We have previously noted that the principal difference between Berkowitz and Parks is the utilization by Parks of extensions or flaps from each of the four sidewalls to form the bottom of the carton as distinguished from the utilization by Berkowitz of flaps from only two sidewalls. But the use of such extensions from all four sidewalls was demonstrably a portion of the art which preceded Parks. This is plain from the disclosures made by the Filmer patent8 in 1931. Figure 1 of that patent, which is the "blank" which makes up the carton, is here reproduced.
NOTE: OPINION CONTAINING TABLE OR OTHER DATA THAT IS NOT VIEWABLE
Particularly significant is the description in the Filmer patent of how these extensions, which are there referred to as "flaps", are used in assembling the carton. It is there stated: "In such a box the flaps are as wide as the sides of the box and the adjacent flaps at two opposite corners of the box are sewn or otherwise connected together, one of each pair of flaps being creased, thereby enabling the two flaps which are connected together to move upwards into the body of the box as pressure is applied to the box at those corners where the flaps are not connected together." This is substantially a description of the method of assembling the Parks patent. This is done in Parks by gluing the parts of flap 44 which are next to line 66 to that part of the adjacent flap 52 which lies between the score line 60 and the right angled corner of the same flap. In like manner that part of flap 46 which is next to line 66 is glued to the adjacent flap 54 between the score line 60 and the right angled corner of the same flap. It will be noted that Filmer, in the language quoted above, described the result as follows: "Thereby enabling the two flaps which are connected together to move upwards to the bottom of the box as pressure is applied to the box." An identical result is described in the Parks patent by the statement that when expanding pressure is applied to the side walls of the carton "a positive force * * acts to move the bottom sections to proper position for closing * * * these bottom sections are caused to move toward horizontal planes as the side walls assume their expanded positions, this movement culminating in the interlocking engagement of the bottom sections."
It seems clear beyond controversy that the Parks carton has utilized for its automatic locking feature the lugs or notch of Berkowitz. A witness at the trial referred to the shape of these as being "a double fish mouth". When Parks, consciously or otherwise, imitated the Filmer device of utilizing four flaps instead of two in the Filmer disclosure, attaching adjacent flaps in the manner previously described, he got away from the features of Berkowitz which prevented its adaption to an oblong box. Thus Parks is no more than a combination of the disclosures of Berkowitz and Filmer.
The concept of invention may of course be present where a mechanical device involves no more than combinations of old and familiar elements and ideas. But before invention may be found " [t]he conjunction or concert of known elements must contribute something; only when the whole in some way exceeds the sum of its parts is the accumulation of old devices patentable." Great Atlantic & Pac. Tea Co. v. Supermarket Corp., 340 U.S. 147, 152, 71 S. Ct. 127, 130, 95 L. Ed. 162. The test is whether the unification of the elements brought into the combination produces "unusual or surprising consequences". Great Atlantic & Pac. Tea Co. v. Supermarket, supra; Packwood v. Briggs & Stratton Corp., supra. "The mere aggregation of a number of old parts or elements which, in the aggregation, perform or produce no new or different function or operation than that theretofore performed or produced by them, is not patentable invention." Lincoln Engineering Co. v. Stewart-Warner Corp., 303 U.S. 545, 549, 58 S. Ct. 662, 664, 82 L. Ed. 1008.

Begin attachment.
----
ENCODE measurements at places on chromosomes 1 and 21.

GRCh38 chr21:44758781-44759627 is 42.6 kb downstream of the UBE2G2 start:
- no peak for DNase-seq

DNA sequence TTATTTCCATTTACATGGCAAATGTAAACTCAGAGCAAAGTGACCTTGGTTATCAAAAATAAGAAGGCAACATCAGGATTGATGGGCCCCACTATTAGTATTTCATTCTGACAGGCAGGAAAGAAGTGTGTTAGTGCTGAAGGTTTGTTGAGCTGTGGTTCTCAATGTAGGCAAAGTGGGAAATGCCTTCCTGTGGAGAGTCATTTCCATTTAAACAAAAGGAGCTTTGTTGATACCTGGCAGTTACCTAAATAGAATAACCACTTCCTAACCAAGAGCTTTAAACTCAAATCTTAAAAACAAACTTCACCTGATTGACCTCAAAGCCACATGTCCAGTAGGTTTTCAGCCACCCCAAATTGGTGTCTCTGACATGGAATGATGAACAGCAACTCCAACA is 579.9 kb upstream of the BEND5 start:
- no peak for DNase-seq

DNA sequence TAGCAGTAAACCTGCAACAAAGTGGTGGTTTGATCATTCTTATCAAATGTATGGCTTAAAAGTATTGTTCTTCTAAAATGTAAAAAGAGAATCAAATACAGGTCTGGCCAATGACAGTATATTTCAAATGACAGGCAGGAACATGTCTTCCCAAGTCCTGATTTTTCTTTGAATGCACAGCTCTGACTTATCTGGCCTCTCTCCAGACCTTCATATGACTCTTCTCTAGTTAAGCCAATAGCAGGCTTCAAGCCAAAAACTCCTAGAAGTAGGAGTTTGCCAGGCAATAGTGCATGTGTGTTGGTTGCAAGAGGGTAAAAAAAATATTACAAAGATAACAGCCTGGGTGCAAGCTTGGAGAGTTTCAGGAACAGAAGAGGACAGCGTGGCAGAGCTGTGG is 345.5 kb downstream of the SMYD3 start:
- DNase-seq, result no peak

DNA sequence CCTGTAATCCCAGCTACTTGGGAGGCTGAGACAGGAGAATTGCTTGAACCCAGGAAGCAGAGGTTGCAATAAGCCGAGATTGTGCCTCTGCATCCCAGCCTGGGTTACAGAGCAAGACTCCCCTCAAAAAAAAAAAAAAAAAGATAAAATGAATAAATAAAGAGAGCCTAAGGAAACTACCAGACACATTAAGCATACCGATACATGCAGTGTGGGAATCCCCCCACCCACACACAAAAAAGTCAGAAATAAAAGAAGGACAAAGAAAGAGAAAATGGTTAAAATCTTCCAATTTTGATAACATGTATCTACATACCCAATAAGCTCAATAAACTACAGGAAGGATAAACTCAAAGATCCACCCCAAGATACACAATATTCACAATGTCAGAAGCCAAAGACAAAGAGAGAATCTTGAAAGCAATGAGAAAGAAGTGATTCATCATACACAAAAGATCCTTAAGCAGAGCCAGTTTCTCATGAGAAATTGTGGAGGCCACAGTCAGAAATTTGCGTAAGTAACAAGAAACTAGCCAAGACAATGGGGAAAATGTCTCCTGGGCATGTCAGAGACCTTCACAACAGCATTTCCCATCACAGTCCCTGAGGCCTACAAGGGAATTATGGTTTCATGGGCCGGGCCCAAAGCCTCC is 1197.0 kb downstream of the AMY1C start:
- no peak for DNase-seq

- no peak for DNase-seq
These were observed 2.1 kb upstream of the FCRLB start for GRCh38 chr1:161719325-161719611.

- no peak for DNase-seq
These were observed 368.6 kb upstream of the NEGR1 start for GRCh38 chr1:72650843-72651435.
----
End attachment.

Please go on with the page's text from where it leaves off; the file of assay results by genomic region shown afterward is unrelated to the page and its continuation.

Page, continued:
Measured by these standards and by the rules generally announced by the Supreme Court as tests for invention,9 we think that so far as the Parks patent is concerned, this is a clear-cut case of lack of invention and that under the rule we have stated above as to its claims it was the duty of the court to enter a judgment n. o. v.
The second patent involved is the Himes patent above referred to. The issues respecting it relate to the validity and the infringement of claim 1.10 This relates to a process or method which makes possible the blanking, creasing, folding and gluing of two boxes simultaneously from a double blank formed from a single sheet of material. It is designed to increase the output of cardboard boxes by a single machine.
The evidence shows without contradiction, and it is not disputed, that the stamping or cutting and creasing of two or more blanks by one operation on a cutting and creasing press was old. The novelty claimed here by Himes was that his process, including the cutting and creasing of the boxes, was such that the blanks would remain attached in the press beyond the cutting and creasing process and during the folding and gluing steps in assembling the boxes.